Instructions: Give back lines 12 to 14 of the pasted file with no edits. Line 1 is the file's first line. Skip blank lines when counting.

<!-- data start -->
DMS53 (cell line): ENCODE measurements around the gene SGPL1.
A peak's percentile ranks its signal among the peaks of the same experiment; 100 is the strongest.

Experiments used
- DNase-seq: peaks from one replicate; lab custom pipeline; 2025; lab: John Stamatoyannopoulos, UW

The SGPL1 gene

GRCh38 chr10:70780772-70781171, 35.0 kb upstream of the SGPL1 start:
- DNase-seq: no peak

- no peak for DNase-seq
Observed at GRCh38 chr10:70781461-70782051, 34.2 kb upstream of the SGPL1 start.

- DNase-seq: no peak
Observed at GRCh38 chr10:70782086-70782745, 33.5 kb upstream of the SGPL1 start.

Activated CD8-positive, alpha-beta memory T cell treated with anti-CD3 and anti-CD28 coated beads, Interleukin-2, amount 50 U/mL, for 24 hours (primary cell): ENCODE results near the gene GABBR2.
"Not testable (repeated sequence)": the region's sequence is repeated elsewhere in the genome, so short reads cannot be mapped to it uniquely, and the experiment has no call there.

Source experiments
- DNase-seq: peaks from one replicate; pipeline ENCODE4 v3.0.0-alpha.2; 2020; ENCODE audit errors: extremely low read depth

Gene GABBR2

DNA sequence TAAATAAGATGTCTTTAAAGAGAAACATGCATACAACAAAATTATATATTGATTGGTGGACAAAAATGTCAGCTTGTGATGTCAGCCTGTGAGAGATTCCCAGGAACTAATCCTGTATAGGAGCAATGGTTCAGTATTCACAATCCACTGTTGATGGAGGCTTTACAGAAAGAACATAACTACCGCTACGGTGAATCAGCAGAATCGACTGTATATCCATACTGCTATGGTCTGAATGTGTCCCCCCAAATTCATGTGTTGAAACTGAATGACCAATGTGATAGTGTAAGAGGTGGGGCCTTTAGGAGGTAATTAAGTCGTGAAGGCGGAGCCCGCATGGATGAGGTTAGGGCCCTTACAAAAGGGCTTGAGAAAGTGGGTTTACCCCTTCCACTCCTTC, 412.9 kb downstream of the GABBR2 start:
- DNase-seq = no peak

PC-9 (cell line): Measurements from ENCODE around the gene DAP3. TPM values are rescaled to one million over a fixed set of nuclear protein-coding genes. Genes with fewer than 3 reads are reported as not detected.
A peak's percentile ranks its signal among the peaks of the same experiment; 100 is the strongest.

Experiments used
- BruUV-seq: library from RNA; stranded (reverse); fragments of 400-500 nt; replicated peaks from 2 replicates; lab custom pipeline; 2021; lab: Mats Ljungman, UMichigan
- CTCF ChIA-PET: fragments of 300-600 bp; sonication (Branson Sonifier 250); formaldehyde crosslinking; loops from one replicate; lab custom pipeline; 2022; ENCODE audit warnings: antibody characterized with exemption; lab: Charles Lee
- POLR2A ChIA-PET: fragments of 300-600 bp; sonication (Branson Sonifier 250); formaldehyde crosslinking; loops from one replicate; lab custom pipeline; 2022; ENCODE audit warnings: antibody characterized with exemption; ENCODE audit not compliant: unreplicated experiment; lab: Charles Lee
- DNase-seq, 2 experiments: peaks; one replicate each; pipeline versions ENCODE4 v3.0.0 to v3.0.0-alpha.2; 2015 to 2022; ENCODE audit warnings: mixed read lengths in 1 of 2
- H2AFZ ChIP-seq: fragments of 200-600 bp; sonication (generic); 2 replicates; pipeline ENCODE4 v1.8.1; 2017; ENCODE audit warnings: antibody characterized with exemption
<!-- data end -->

Activated CD8-positive, alpha-beta memory T cell treated with anti-CD3 and anti-CD28 coated beads, Interleukin-2, amount 50 U/mL, for 24 hours (primary cell): ENCODE results near the gene GABBR2.
"Not testable (repeated sequence)": the region's sequence is repeated elsewhere in the genome, so short reads cannot be mapped to it uniquely, and the experiment has no call there.

Source experiments